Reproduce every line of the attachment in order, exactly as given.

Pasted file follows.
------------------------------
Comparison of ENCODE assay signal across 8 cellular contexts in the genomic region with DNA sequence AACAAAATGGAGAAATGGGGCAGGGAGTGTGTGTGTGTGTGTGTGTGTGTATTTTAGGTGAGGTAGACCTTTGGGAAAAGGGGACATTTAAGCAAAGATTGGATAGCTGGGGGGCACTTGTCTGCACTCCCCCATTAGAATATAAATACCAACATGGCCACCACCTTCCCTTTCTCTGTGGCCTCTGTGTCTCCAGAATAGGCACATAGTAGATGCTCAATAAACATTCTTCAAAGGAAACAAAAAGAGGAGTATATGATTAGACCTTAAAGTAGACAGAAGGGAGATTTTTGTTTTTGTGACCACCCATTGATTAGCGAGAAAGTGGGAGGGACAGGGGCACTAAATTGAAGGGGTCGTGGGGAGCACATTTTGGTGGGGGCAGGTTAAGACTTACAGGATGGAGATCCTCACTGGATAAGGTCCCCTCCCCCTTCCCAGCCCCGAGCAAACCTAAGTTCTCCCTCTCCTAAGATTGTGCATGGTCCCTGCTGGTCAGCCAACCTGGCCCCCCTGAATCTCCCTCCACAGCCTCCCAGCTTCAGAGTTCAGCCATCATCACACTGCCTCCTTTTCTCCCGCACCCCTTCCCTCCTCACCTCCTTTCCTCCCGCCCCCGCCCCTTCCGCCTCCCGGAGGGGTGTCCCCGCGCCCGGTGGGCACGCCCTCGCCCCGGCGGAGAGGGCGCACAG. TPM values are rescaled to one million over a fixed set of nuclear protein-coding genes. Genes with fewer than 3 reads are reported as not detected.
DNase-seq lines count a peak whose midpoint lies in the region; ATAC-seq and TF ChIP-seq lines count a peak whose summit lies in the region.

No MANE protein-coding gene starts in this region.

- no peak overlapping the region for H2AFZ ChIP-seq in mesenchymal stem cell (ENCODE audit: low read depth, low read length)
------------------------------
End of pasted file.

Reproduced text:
Comparison of ENCODE assay signal across 8 cellular contexts in the genomic region with DNA sequence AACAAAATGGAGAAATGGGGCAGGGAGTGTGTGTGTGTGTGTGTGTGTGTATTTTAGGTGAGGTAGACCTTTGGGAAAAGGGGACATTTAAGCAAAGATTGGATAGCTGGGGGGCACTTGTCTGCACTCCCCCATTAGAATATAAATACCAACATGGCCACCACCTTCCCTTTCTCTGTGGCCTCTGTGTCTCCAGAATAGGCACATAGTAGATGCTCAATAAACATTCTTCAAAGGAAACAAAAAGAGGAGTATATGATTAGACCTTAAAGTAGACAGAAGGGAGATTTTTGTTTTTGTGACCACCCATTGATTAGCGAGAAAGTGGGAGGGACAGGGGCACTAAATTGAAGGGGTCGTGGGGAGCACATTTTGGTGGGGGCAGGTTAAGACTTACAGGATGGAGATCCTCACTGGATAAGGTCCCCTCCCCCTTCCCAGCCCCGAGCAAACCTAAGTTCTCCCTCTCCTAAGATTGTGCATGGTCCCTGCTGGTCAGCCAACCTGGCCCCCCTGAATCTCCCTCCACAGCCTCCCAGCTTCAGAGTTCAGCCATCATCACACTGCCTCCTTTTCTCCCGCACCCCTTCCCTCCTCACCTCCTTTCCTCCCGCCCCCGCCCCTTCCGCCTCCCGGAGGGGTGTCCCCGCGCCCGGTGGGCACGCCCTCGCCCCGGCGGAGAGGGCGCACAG. TPM values are rescaled to one million over a fixed set of nuclear protein-coding genes. Genes with fewer than 3 reads are reported as not detected.
DNase-seq lines count a peak whose midpoint lies in the region; ATAC-seq and TF ChIP-seq lines count a peak whose summit lies in the region.

No MANE protein-coding gene starts in this region.

- no peak overlapping the region for H2AFZ ChIP-seq in mesenchymal stem cell (ENCODE audit: low read depth, low read length)